Reflections on Moving Torah methodology From Marlynn Dorff, Master Teacher, Pressman Academy:
“You shall love God with all your heart, with all your soul and with all your might.” This sentence from the Shema (and Deuteronomy 6) may be very familiar, but each of the three key words is difficult to translate For instance, “lev” can refer to a physical heart, emotions, or the core of something, but it can also refer to the mind. The expression, “sim lev,” literally “put a heart,” means to pay attention, to focus your mind. Maybe what matters more is not the exact translation of these three words but rather the idea that we can bring mind, heart and soul to an endeavor that is important.
MovingTorah was developed by Andrea Hodos as a technique to acquire the skills needed to study Bible in the original Hebrew and to interact with the text on a deeply personal level. Participants do a close, critical reading of the text, noticing everything, asking all sorts of questions, examining interpretations and creating new ones. This combination of text skills and personal meaning is not unique to MovingTorah: movement is the added secret ingredient.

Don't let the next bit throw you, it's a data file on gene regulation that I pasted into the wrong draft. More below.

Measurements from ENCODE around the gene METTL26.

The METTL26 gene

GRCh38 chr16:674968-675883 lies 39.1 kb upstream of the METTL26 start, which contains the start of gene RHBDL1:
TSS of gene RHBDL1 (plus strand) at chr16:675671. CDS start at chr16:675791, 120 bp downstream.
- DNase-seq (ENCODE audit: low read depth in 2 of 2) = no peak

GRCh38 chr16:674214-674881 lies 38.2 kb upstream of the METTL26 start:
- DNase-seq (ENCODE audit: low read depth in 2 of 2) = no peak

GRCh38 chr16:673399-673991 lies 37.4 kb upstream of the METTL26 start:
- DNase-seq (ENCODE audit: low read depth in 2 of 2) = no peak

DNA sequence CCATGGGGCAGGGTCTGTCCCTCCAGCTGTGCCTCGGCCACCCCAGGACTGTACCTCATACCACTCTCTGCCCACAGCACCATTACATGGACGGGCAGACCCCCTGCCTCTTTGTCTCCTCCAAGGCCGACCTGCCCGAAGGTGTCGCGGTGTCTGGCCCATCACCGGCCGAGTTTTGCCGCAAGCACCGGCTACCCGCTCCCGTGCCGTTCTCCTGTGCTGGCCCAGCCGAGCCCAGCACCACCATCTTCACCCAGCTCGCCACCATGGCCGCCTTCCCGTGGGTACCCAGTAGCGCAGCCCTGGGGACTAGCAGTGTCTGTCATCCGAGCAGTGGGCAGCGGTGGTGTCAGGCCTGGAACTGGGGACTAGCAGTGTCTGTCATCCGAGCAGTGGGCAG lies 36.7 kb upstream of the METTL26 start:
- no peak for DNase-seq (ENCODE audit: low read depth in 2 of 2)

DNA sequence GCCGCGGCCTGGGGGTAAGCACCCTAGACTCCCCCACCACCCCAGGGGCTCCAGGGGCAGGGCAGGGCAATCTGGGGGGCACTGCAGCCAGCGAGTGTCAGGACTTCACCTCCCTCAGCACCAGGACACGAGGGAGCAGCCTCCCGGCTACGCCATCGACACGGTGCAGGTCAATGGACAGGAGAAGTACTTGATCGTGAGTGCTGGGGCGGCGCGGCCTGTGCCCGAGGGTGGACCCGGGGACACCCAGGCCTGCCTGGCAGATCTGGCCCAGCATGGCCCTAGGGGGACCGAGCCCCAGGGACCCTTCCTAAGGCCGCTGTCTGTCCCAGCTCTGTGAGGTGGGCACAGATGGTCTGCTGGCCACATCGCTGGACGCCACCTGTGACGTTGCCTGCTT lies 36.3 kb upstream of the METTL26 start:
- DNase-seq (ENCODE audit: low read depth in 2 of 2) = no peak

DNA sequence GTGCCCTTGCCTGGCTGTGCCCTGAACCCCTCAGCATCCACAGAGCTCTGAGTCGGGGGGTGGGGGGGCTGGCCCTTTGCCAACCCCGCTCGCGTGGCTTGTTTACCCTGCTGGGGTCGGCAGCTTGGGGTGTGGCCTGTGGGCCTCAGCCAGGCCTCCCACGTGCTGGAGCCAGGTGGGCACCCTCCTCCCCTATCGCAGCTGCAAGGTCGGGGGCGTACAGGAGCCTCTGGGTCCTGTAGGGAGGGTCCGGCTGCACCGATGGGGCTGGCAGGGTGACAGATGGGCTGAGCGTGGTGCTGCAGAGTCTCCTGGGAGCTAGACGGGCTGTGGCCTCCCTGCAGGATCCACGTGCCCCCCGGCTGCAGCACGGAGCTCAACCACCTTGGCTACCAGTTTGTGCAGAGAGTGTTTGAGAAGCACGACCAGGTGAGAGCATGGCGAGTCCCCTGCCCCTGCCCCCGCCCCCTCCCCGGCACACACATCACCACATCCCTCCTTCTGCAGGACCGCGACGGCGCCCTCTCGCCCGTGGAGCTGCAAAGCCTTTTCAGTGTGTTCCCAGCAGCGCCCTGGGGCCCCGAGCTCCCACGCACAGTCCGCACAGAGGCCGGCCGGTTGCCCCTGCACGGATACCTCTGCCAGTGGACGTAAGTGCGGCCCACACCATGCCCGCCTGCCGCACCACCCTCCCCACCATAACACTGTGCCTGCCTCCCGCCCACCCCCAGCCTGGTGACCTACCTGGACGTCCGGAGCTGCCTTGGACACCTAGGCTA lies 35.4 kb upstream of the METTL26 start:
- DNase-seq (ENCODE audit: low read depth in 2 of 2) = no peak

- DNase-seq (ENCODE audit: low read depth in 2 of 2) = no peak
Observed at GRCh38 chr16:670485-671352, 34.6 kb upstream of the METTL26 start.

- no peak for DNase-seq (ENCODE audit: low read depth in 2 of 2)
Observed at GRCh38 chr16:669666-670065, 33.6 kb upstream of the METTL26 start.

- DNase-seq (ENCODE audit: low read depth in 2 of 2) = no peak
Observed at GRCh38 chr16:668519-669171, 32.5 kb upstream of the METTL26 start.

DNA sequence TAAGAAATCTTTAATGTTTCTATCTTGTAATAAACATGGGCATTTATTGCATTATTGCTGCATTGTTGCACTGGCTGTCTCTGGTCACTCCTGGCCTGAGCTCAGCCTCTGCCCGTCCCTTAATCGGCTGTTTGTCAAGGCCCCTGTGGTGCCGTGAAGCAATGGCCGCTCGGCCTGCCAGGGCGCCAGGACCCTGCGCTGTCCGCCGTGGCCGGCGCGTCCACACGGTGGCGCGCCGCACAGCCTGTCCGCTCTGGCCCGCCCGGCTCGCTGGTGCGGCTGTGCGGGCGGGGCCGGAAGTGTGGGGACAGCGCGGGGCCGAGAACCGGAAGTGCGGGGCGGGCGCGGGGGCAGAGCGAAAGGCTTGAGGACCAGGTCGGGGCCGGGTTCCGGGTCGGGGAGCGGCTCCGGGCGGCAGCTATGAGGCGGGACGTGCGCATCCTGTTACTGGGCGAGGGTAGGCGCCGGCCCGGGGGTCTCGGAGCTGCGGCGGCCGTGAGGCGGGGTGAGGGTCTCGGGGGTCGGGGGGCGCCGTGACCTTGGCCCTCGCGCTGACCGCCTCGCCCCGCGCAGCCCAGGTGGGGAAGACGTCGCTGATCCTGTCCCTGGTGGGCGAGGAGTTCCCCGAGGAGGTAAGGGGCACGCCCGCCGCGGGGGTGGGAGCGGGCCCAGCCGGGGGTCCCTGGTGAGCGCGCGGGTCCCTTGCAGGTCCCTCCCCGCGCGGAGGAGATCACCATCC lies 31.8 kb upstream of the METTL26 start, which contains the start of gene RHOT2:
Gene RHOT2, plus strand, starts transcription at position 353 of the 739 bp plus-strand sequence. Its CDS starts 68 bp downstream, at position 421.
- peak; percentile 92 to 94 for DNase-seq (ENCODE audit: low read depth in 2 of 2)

I have seen Andrea teach fourth and ninth graders, introducing movements to help them learn words and concepts and encouraging them to create original movements to interpret the text. When I watched one group’s presentation after they had completed this process, it was beautiful and graceful and it challenged me intellectually. MovingTorah integrates the mind and body as students concretize and internalize the learning.
When you study the Bible this way, who you are, and who the people around you are, both influence your experience. You embark on a journey to understand your relationship to the text, God, yourself, your people and the world -- with all your heart and mind, with all your soul, and with all your might.